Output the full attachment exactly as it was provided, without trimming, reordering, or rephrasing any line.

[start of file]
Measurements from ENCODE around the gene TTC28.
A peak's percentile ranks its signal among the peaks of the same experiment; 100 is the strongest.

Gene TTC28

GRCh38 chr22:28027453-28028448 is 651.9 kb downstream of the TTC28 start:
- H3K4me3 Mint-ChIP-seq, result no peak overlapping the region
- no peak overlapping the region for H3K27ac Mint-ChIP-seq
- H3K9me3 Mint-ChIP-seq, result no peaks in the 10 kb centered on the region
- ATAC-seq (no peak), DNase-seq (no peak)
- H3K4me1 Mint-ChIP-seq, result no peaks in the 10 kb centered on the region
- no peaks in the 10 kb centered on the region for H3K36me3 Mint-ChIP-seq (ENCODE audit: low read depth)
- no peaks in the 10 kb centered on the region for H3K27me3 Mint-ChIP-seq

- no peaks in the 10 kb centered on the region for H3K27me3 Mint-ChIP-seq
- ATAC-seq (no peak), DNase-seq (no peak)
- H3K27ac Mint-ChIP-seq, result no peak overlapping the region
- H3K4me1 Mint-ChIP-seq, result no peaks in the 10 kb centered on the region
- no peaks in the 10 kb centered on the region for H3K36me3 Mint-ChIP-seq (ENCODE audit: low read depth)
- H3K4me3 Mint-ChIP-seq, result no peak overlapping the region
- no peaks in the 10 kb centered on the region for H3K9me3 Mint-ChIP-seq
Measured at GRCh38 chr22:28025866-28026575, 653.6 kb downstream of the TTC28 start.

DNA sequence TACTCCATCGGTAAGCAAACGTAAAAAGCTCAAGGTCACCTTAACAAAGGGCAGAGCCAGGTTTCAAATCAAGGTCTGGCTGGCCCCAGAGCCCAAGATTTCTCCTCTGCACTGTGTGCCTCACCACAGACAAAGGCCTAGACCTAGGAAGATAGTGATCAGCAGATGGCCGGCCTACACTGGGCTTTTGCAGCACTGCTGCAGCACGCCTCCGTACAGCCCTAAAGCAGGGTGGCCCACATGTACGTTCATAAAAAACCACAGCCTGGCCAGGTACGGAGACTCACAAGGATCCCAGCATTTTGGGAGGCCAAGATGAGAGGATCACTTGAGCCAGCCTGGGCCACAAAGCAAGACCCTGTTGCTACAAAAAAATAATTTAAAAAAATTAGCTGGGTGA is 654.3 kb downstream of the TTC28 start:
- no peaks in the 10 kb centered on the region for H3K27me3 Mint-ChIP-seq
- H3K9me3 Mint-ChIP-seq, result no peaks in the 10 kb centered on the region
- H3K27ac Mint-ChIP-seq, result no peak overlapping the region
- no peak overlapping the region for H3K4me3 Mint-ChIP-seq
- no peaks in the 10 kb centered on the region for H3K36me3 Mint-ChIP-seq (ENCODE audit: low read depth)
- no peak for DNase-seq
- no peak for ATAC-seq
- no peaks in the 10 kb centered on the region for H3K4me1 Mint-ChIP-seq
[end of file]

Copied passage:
Measurements from ENCODE around the gene TTC28.
A peak's percentile ranks its signal among the peaks of the same experiment; 100 is the strongest.

Gene TTC28

GRCh38 chr22:28027453-28028448 is 651.9 kb downstream of the TTC28 start:
- H3K4me3 Mint-ChIP-seq, result no peak overlapping the region
- no peak overlapping the region for H3K27ac Mint-ChIP-seq
- H3K9me3 Mint-ChIP-seq, result no peaks in the 10 kb centered on the region
- ATAC-seq (no peak), DNase-seq (no peak)
- H3K4me1 Mint-ChIP-seq, result no peaks in the 10 kb centered on the region
- no peaks in the 10 kb centered on the region for H3K36me3 Mint-ChIP-seq (ENCODE audit: low read depth)
- no peaks in the 10 kb centered on the region for H3K27me3 Mint-ChIP-seq

- no peaks in the 10 kb centered on the region for H3K27me3 Mint-ChIP-seq
- ATAC-seq (no peak), DNase-seq (no peak)
- H3K27ac Mint-ChIP-seq, result no peak overlapping the region
- H3K4me1 Mint-ChIP-seq, result no peaks in the 10 kb centered on the region
- no peaks in the 10 kb centered on the region for H3K36me3 Mint-ChIP-seq (ENCODE audit: low read depth)
- H3K4me3 Mint-ChIP-seq, result no peak overlapping the region
- no peaks in the 10 kb centered on the region for H3K9me3 Mint-ChIP-seq
Measured at GRCh38 chr22:28025866-28026575, 653.6 kb downstream of the TTC28 start.

DNA sequence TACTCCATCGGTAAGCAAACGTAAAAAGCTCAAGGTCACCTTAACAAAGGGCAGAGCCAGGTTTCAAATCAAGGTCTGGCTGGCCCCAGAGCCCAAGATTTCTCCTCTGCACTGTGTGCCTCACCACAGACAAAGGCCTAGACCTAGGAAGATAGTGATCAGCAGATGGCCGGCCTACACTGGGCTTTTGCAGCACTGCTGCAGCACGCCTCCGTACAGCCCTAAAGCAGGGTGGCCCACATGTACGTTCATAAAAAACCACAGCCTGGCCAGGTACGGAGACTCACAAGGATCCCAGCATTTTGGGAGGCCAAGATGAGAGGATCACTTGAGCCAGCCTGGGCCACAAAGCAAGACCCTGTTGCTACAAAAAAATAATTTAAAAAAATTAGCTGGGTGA is 654.3 kb downstream of the TTC28 start:
- no peaks in the 10 kb centered on the region for H3K27me3 Mint-ChIP-seq
- H3K9me3 Mint-ChIP-seq, result no peaks in the 10 kb centered on the region
- H3K27ac Mint-ChIP-seq, result no peak overlapping the region
- no peak overlapping the region for H3K4me3 Mint-ChIP-seq
- no peaks in the 10 kb centered on the region for H3K36me3 Mint-ChIP-seq (ENCODE audit: low read depth)
- no peak for DNase-seq
- no peak for ATAC-seq
- no peaks in the 10 kb centered on the region for H3K4me1 Mint-ChIP-seq